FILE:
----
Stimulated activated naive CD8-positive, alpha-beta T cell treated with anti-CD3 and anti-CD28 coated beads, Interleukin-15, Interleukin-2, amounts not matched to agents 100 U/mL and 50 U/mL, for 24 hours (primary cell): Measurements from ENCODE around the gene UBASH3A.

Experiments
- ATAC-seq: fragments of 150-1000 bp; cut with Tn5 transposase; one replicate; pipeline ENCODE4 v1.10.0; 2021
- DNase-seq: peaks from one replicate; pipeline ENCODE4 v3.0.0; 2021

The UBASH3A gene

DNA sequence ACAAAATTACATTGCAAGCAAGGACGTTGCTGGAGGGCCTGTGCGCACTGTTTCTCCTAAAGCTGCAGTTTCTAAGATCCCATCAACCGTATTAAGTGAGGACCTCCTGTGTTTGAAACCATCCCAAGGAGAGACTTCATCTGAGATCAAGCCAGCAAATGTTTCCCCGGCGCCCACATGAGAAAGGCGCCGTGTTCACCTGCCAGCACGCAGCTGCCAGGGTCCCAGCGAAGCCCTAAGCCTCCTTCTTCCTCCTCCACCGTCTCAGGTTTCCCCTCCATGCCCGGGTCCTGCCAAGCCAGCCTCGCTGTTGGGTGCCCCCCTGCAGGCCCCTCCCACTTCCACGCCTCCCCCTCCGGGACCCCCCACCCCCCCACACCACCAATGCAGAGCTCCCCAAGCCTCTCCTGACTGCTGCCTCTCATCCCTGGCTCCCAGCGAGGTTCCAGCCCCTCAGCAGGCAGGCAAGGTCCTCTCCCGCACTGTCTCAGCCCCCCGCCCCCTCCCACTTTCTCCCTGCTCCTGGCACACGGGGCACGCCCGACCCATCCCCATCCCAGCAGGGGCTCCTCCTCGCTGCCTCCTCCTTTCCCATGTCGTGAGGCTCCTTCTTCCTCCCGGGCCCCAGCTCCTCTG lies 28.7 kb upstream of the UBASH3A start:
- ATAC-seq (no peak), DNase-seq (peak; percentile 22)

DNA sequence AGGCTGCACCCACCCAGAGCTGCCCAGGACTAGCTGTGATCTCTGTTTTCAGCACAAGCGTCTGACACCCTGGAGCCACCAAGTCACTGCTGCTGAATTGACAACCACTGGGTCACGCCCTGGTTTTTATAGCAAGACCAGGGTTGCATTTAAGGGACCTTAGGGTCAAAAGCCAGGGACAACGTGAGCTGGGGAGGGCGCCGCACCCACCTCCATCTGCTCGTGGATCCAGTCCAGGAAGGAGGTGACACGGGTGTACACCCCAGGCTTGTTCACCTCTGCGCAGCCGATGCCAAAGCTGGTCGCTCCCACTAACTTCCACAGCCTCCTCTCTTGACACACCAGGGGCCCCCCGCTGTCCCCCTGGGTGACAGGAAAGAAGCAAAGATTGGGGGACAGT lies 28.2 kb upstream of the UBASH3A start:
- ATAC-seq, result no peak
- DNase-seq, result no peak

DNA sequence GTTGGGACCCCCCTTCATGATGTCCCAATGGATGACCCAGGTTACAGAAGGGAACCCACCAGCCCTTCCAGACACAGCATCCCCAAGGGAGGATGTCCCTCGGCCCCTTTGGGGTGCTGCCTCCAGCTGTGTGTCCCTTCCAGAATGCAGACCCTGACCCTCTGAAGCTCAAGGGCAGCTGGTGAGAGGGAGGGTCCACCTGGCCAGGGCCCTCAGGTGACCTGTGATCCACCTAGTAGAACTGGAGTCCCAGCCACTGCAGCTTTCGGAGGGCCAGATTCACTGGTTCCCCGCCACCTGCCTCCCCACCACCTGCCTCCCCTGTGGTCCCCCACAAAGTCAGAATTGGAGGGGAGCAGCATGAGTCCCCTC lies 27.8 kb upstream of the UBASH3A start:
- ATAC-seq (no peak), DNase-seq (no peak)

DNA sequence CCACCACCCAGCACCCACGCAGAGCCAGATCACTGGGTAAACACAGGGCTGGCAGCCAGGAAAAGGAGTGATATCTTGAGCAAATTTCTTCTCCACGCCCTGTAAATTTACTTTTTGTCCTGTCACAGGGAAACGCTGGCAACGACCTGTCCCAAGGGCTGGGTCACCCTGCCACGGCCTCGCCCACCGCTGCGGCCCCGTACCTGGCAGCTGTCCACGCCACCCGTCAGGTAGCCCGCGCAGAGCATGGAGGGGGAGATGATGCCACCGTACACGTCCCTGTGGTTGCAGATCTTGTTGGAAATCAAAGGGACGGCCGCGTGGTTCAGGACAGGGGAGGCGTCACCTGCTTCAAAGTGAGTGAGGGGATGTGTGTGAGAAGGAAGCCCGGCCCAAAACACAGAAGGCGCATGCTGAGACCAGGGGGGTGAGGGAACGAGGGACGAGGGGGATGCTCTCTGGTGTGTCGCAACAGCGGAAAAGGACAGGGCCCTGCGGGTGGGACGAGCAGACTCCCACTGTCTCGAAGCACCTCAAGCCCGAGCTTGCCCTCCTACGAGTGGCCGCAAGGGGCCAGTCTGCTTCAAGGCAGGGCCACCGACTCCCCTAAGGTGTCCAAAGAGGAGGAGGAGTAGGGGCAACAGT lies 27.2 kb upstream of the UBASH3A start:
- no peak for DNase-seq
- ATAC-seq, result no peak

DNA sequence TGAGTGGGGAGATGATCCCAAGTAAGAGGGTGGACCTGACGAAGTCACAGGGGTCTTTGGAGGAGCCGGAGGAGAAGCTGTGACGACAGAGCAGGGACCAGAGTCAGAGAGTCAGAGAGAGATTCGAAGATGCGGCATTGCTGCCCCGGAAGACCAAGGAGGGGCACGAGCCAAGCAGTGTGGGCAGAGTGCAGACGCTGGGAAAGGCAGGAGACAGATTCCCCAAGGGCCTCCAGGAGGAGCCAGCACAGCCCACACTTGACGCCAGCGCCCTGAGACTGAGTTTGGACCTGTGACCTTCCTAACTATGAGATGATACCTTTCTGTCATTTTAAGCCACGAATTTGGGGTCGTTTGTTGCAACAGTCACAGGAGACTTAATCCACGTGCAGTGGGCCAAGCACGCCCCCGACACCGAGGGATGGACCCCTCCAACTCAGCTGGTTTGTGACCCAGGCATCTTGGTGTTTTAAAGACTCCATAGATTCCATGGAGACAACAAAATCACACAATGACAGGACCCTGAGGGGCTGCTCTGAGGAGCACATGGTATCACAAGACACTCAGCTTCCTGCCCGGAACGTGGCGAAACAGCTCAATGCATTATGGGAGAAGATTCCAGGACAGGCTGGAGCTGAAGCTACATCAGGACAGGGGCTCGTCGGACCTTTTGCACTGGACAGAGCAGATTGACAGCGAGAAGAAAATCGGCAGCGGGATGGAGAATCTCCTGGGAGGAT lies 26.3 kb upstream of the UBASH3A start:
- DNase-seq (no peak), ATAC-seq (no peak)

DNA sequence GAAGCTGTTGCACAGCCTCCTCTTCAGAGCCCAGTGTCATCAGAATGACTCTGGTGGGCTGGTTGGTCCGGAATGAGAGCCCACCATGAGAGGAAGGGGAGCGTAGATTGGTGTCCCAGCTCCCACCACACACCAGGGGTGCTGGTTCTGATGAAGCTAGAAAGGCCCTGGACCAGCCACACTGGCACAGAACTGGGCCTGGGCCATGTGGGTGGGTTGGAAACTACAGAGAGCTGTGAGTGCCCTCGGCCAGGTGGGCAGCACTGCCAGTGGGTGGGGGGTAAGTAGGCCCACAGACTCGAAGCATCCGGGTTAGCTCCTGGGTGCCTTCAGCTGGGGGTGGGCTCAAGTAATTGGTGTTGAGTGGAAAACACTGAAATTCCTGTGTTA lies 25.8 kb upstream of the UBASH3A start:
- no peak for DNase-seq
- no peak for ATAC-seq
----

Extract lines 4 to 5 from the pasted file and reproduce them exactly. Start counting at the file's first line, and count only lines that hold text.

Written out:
- DNase-seq: peaks from one replicate; pipeline ENCODE4 v3.0.0; 2021

The UBASH3A gene